Global giants circling around the Indian market are not a surprise anymore. Some have set-up a base here and some plan to do soon.
Their assessment of the Indian scenario, plans and strategy to grow is the topic of discussion here, ‘straight from the horse mouth’.
The forum here comprises of:
R. Kurt Durrant, President, a Bangkok-based full-service retail design consultancy specialises in delivering complete branded retail environments. Madison + Rkd Retail/iq, the joint venture in India with Madison, a market leader in the advertising and media field in India, will be based in Mumbai with branches in Dalhi and Bangalore.
David Blair, Managing Director, Fitch, an internationally renowned brand and design consultancy with 20 studios in 12 countries. Fitch has set-up base in Mumbai and plans to make it one of the three largest studios in the Fitch network by 2010.
Rajesh Chhablani, Regional Director from WD Partners India. WD Partners, a leading U.S. based retail architecture and engineering firm with more than 500 associates in nine domestic and two international officers, has set-up an office in Mumbai this year with plans for to generate more than 100 professionals.
|David Wright, Associate Director, Marketing, Dalziel & Pow Design Consultants, a UK-based player in the market for design services with 3000 projects in over 60 countries over the last 23 years, have started work in India in the last six months.|
Q. What is the estimated potential of the Indian retail design market? And where do you see Indian retail design five years from now?
RKD: Many lifetimes of retail consulting service potential exists within India. There are a lot of wild cards that could affect how forward or sideways India moves in the next five years. The health of the retail industry depends on many factors significantly further up the chain than retail design.
WD Partners: Consumers are becoming more demanding in India. Many international and Indian chains will be welcomed into markets that are served only by local “Mom and Pop” retailers. We also think that in five years the approach to retail design in India will be more integrated, and sensitive to operational issues such as procurement, maintenance, lift-cycle costs, etc.
Fitch: Enormous. As long as the importance and value of great design is upheld by all design agencies, whether local or international, India can be the world leader. There is enormous scope for creativity and innovation, and as such there is great potential for concepts
Q. What kind of opportunities you plan to tap and why? malls/ standalone/ hypermarkets.
WD Partners: We can help with the design and development of mall stores, standalone stores, hypermarkets and restaurants. Assisting retailers with these kinds of stores is just an extension of our existing business. We are experts in multi-unit retail.
RKD: We service retailers of all formats and channels. We can unify all aspects of the retail strategy and business objectives to bring the client team together to create sustainable market positions through differentiated retail experiences.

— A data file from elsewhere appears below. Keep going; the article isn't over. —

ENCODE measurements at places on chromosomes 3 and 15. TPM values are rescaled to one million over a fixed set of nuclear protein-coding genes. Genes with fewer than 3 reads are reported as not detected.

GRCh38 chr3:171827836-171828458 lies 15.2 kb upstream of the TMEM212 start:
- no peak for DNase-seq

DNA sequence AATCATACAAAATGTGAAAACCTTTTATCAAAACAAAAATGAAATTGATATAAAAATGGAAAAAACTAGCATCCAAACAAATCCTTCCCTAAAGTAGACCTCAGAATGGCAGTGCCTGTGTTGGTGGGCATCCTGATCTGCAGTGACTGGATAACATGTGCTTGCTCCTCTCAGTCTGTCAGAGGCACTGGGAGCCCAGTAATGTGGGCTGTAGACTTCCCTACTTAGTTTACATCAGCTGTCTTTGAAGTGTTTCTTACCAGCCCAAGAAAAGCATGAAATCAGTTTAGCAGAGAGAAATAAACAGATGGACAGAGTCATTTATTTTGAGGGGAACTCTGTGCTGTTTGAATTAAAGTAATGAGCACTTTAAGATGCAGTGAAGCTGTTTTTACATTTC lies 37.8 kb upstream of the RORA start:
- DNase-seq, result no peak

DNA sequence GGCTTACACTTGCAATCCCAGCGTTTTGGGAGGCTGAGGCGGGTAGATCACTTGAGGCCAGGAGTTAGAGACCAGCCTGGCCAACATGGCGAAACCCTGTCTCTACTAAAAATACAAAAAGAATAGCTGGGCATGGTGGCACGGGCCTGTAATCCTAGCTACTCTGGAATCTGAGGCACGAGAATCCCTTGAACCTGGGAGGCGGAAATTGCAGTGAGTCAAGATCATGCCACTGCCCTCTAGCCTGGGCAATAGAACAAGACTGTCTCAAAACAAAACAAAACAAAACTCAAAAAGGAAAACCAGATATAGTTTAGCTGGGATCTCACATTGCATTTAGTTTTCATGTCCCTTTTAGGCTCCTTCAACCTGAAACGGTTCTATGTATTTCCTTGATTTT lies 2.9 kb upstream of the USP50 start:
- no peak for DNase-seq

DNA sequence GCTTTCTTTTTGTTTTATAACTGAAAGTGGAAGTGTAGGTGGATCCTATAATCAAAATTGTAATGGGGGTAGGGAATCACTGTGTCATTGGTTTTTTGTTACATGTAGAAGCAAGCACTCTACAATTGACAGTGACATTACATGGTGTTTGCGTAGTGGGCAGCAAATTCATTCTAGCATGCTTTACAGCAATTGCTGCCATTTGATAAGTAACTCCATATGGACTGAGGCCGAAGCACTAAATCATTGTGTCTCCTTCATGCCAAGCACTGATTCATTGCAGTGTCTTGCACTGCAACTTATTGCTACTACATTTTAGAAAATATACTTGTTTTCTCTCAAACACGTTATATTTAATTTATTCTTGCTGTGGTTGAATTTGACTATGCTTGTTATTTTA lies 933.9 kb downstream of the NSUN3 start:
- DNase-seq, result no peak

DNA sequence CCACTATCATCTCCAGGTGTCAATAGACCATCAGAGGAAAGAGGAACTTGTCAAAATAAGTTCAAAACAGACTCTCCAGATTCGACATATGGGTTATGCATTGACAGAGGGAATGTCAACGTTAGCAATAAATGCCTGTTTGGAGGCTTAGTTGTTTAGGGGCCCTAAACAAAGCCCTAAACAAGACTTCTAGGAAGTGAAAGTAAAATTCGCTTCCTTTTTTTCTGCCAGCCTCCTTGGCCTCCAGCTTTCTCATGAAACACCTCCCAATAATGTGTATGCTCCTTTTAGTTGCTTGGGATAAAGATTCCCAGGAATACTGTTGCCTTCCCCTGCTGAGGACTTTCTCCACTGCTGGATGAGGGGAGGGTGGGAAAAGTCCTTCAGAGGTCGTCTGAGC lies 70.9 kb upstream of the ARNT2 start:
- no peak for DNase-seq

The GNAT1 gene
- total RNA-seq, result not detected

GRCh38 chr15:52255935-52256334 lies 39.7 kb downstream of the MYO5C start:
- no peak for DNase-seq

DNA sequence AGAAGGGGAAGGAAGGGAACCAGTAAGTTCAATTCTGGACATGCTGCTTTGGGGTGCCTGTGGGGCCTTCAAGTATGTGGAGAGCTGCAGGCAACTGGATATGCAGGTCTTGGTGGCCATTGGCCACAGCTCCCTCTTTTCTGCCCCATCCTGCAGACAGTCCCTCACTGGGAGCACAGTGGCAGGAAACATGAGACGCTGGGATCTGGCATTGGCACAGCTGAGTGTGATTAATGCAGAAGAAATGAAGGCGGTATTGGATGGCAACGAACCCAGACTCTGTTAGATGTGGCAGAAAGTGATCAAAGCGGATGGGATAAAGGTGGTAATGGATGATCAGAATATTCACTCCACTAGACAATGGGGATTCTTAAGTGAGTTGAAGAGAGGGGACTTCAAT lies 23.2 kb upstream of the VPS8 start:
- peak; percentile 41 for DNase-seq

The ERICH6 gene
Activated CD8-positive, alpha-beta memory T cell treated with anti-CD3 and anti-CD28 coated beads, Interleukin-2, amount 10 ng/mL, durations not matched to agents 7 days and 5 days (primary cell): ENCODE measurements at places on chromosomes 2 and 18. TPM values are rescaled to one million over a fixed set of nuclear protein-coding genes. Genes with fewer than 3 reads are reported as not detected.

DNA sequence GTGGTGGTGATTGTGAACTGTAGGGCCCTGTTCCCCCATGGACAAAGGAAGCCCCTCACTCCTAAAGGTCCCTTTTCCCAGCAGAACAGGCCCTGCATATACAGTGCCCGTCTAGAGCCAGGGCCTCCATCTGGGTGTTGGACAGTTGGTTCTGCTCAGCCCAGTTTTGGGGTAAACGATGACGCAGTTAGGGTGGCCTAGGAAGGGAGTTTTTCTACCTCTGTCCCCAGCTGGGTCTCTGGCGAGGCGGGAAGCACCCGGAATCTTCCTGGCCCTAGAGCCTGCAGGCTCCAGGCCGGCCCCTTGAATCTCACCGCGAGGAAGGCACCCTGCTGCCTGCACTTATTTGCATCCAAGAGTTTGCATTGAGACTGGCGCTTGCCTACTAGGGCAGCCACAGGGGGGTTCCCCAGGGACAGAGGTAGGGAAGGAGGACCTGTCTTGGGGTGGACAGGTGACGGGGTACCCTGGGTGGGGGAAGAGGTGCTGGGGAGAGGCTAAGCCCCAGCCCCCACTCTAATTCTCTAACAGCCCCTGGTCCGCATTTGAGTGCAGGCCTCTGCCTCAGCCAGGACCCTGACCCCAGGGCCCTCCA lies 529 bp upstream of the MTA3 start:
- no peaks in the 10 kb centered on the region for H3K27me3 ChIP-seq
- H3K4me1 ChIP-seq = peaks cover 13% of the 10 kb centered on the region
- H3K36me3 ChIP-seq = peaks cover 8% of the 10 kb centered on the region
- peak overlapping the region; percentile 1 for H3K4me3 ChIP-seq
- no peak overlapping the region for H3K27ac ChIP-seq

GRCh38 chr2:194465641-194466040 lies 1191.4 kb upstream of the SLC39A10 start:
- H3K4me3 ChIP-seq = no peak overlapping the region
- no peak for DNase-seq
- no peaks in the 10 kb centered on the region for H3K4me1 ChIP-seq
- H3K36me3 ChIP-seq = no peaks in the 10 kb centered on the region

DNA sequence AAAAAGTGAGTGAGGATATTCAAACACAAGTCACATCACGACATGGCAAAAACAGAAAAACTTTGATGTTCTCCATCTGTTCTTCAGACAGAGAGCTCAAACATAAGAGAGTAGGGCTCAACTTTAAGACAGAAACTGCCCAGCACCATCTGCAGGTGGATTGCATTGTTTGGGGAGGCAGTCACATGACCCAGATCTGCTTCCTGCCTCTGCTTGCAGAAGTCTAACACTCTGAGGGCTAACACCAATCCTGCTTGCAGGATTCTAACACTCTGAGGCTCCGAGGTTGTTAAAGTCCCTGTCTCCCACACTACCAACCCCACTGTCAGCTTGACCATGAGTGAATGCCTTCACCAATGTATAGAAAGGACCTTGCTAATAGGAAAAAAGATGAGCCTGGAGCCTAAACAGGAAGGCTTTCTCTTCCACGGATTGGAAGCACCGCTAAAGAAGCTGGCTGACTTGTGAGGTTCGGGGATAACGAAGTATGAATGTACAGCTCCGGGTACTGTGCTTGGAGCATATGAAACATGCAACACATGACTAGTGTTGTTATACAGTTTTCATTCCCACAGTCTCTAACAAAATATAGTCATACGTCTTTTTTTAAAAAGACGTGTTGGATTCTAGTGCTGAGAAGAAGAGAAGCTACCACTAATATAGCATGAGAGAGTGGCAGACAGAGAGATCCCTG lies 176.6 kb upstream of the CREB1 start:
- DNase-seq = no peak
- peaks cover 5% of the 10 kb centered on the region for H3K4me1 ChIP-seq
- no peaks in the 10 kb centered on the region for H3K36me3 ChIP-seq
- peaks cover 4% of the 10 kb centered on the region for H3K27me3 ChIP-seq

Fitch: We have experience in all forms of retail design from malls to point-of-sale material. We expect to have opportunities across all formats and sectors in India, and look forward to working with clients who place an importance on the consumer experience and the value that it creates.
Q. What is your opinion on partnerships pr alliance with India counterparts?
Fitch: Partnerships are essential and the combination of international expertise with local knowledge is invaluable as the market develops.
WD Partners: Managing our own resources, and ultimately the deliverables, offers retails an assurance of quality and consistency. It also protects the WD Partners’ brand as a US-based leader in multi-unit retail.
RKD: We are very excited to establish an quality business relationship with Sam Balsara and Madison. Both of these have tremendous brand equity that we intend to build upon.
Q. How would your strategy and pricing differ from your international projects?
WD Partners: Pricing will depend on the services provided and the extent of collaboration required with the global offices. Our potential clients seem to be concerned with our expertise and quality of work, not price.
RKD: Experience has a value and therefore a cost. The right consultant can save a retailer millions through the process of developing a new price strategy for the market format. Fee should not be the issue.
Fitch: It is true to say that a great idea in India is worth as much as a great idea in the US or elsewhere.
Q. What may be the areas where you may need to seek local help?
Dalziel & Pow: We may look for help from local suppliers in terms of shop fitting, general contracting, project management and local architectural help.
Fitch: In all our operations globally, we seek and enlist local help. It is essential from contract negotiation to understanding the Indian consumer and trends.
WD Partners: We currently do not have any civil engineering/site expertise in our Mumbai office and plan to collaborate with local professionals. We will see what sort of needs develop, and may decide to add that expertise in the future.
Q. Are allied local industries like fixturing and props equipped to deliver to international standards?